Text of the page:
You make the case that such harmless, incremental steps can lead to greater perils later on. Most of the time when I've heard that, it sounds to me like Black Helicopter paranoia, and I'm not sure how much of that interpretation was due to my prejudices or the advocate's rhetoric. But we're trying to get beyond that here.
The slippery slope argument is really spelled out in the long "essay" you linked to, which details the changes in UK gun ownership controls over the past century. The intertwined history of increased restrictions and fears of immigrants, anarchists and labor agitators does seem to have a few lessons for us today. Personally, I find that example more persuasive than the usual Nazis-disarming-the-Jews images I showed here last month.
I also see how a broad rationale for justifying restrictions — in the present case, guns as a public health menace — can lead to further restrictions without new laws being enacted. As I've said before, even gun-hating liberals should be able to get that point, having witnessed enough of that behavior coming from the White House.
But seriously, 26,000 words and 293 footnotes? That won't get far in the court of "gun grabber" public opinion, now, will it?
Turnip truck full of facts and historical precedents aside, here's what I think you and your friends face in trying to persuade people like me.
- Many people living in cities — and close proximity with lots of people they don't know — are not crazy about the idea of more folks walking the streets with firearms, legally or otherwise. That may make you feel safer, but they don't see it that way. They can look to other countries with more restrictive gun laws and lower murder rates and think, yeah, like that.
- Some of your homies do not... um... take rejection well. I think I can speak for others when I say the combination of belligerent rhetoric and gun ownership does not set minds at ease with the idea of loosening restrictions. I know there are lots of reasonable gun advocates out there, but we seem mainly to see the foam-flecked.
- Glorifying or celebrating guns — as with sex, drugs or rock & roll — will turn off some people concerned with the state of our culture who have no personal experience with guns. Unfair? In some cases, sure. But mocking or belittling their fears with the gun equivalent of Gay Pride Parades won't convert any more of them to your side.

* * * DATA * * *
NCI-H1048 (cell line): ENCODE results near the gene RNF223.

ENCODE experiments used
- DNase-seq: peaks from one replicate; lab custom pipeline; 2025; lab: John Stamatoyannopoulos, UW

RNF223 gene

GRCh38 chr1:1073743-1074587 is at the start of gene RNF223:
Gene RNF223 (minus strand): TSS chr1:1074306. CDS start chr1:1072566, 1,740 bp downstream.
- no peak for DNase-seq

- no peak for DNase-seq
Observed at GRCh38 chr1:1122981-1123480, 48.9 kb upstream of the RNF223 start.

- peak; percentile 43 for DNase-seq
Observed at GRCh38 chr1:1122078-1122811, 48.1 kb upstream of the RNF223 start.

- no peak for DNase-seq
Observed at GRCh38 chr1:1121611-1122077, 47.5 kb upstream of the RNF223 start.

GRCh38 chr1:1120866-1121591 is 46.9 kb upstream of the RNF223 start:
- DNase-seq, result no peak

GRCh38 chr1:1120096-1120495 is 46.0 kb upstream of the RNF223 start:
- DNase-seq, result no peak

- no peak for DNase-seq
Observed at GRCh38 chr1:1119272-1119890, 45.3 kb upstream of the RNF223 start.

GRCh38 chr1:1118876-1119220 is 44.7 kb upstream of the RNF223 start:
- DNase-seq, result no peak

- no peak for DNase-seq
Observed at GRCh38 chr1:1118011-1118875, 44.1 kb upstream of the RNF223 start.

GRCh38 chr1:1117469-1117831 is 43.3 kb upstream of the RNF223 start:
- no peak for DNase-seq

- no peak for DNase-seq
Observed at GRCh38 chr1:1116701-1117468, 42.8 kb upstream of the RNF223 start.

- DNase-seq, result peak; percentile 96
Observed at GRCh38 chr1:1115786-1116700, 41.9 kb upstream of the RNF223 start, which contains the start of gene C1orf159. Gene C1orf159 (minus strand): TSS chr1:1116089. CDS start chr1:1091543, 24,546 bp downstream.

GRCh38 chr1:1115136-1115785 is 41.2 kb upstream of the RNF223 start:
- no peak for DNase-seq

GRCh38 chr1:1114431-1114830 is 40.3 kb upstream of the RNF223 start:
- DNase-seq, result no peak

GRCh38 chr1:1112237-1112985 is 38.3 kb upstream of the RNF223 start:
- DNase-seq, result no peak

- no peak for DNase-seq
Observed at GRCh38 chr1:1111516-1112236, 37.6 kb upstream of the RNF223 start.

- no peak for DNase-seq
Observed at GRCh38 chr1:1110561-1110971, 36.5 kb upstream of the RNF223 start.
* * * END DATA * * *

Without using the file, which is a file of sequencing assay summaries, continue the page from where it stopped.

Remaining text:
- This issue is too wrapped up in party politics. Frankly, a lot of "my" people will have a hard time looking past the candidates and causes associated with gun rights to see the merits of your arguments. I think the gun rights argument could be more compelling if it focused more on the rights and less on the minutia. And as part of that, better segment the people on the other side you are trying to persuade. Focusing on firing up your base just fires up the other side. How do you find more people predisposed to civil rights who are opposed or on the fence? What would it take to bring them along?
You haven't asked my advice, but here it is. Get the NRA, the National Safety Council and Planned Parenthood to champion a new national school curriculum that requires X hours of age-appropriate sex education and gun safety over several years. Make it part of phy ed or health and include actual time at a gun range and training in non-violent conflict resolution. Freak out liberals and conservatives together, while giving each something they want.
I think the country and our culture would be better off with that deal.
Joel: You're preaching to the (secular) choir, Reverend, on that latter; as the saying goes, "you had me at 'hello.'" I'll address the other stuff next round – you went long; I'll need to – but if there's anybody more in favor of teaching non-violent conflict resolution, gun safety and sex ed (and, for that matter, drownproofing) in the public schools than I am, I can't imagine who it might be.
Can I kick the next round off? You've gone from the underlying subject matter we've been talking about to the issue of how to persuade people, and I think that's a very useful direction, but it's a new one, and I'd like to start out.